Updated: Jul 2, 2021
Checking out Hotel Ellington.
By Jen Sluka
Hotel Ellington does not take reservations. Standing at 610 West 111th Street with a fading awning where the words Hotel Ellington are barely visible is not a hotel but a women’s shelter. Its name was not always so deceiving. As it turns out, the Hotel Ellington was once an expensive boutique hotel frequented by Columbia parents visiting their children.
On March 4, 2002, Morningside Heights residents were surprised to see a large collection of furniture lingering outside the hotel instead of the usual assembly of wealthy patrons. They soon learned the Department of Homeless Services (DHS) would be using the building to house women and children in need.
Hotel Ellington is not public property, and its ownership and management have a complicated history. In 1987, Jay Podolsky purchased the building for $925,000, and used it to house clients of New York City’s newly formed Division of AIDS Services and Income Support. In 1996, the city withdrew its contract with Podolsky when it discovered that he had been illegally subdividing studio apartments.
It was at this point that Jay’s brother, Stuart Podolsky, took over the management of the building with his Amsterdam Hospitality Group, and his wife, Sharon Olson, took over the ownership of the building under her company California Suites. The Amsterdam Hospitality Group spruced up the building, and turned it into a tourist hotel that only lasted for six years. When tourism dropped after 9/11, the Hotel Ellington closed. California Suites then leased the building to Alan Lapes, who contacted the DHS with a proposal for the building to become a homeless shelter.
The connection between the Podolskys and Lapes goes far beyond the Ellington. Lapes leases buildings from the Podolskys, and manages them as homeless shelters for the DHS. A 2013 exposé on the Podolsky shelter empire in New York magazine lists 38 shelter properties in all boroughs of the city owned or controlled by the Podolskys, with many of them operated by Alan Lapes. New York magazine estimates that the Podolsky shelters house 11 percent of the city’s homeless population, and have generated $90 million in rent from 2010 to 2013, including $7.4 million from the Ellington alone, with most of that money coming from the city itself.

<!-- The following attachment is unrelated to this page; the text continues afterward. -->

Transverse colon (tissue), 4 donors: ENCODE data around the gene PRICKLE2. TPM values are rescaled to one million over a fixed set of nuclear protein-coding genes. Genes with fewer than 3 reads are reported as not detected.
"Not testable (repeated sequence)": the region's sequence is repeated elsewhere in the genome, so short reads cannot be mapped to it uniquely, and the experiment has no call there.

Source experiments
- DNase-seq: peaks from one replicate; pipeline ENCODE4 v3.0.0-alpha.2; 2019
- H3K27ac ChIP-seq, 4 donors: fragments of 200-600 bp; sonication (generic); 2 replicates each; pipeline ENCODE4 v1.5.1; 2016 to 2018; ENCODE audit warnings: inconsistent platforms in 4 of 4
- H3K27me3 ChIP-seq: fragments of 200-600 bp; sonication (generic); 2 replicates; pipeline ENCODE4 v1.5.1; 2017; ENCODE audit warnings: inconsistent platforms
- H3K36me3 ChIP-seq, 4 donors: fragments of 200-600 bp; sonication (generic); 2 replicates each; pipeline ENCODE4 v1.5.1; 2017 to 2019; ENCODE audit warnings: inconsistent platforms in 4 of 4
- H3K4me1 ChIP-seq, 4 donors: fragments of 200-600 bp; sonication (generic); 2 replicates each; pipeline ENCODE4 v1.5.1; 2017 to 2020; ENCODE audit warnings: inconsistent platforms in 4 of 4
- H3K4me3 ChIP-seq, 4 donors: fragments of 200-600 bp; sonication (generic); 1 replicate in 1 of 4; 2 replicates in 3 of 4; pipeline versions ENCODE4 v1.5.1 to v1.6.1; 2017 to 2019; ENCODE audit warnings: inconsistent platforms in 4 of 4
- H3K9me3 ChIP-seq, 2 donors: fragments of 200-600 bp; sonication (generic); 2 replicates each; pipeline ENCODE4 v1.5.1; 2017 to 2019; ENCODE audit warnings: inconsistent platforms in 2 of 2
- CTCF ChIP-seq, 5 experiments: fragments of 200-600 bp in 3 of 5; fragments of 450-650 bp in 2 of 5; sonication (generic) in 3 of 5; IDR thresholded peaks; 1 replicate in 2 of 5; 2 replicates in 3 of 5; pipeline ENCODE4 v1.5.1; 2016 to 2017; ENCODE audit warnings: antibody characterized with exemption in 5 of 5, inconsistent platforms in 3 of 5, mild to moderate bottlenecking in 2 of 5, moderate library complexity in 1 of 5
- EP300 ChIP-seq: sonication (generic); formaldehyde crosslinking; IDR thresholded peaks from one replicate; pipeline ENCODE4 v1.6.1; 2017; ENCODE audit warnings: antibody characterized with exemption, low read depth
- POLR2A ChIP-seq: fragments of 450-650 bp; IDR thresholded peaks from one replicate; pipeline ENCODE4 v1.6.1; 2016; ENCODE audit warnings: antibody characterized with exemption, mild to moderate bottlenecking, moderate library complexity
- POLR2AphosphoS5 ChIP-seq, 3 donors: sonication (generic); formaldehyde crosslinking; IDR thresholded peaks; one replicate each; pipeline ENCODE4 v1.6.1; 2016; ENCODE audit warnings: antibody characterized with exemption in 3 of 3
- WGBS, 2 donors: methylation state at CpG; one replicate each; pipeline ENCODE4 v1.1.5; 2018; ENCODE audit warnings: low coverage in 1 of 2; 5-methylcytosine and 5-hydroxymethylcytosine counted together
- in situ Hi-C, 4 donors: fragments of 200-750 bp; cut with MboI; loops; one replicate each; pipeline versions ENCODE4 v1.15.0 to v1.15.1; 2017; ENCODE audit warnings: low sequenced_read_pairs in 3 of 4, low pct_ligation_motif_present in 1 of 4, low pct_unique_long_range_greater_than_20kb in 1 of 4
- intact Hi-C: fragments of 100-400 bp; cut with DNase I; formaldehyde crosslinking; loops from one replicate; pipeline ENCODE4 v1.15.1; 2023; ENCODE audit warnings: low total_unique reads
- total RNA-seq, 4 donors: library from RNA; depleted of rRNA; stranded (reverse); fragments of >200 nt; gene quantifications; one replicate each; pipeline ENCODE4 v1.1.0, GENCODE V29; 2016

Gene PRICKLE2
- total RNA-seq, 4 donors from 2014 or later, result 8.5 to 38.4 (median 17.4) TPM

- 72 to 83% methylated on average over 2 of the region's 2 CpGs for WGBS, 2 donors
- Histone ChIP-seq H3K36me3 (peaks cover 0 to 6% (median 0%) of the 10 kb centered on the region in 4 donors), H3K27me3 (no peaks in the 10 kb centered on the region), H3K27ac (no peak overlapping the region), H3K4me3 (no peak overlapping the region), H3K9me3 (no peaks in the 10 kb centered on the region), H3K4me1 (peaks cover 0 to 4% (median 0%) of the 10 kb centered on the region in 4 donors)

While the Podolskys run a service for the city’s homeless population with their shelters, their business methods call their altruism into question, and Jay Podolsky’s citation at the Ellington is only one of many of the Podolskys’ run-ins with the law. In 1983, Jay, Stuart, and their father Zenek purchased three buildings on West 77th Street, and then hired “professional vacators” who received $600 per apartment to make the building unlivable. When this was discovered, the Podolskys pleaded guilty to 37 felonies, but they cut a deal, with Zenek receiving a 90-day sentence and Jay and Stuart only receiving probation.
When I visited the Hotel Ellington, the staff seemed to know nothing of the building’s history or ownership. By all accounts the shelter is safe above board these days. Hopefully that’s where the story ends.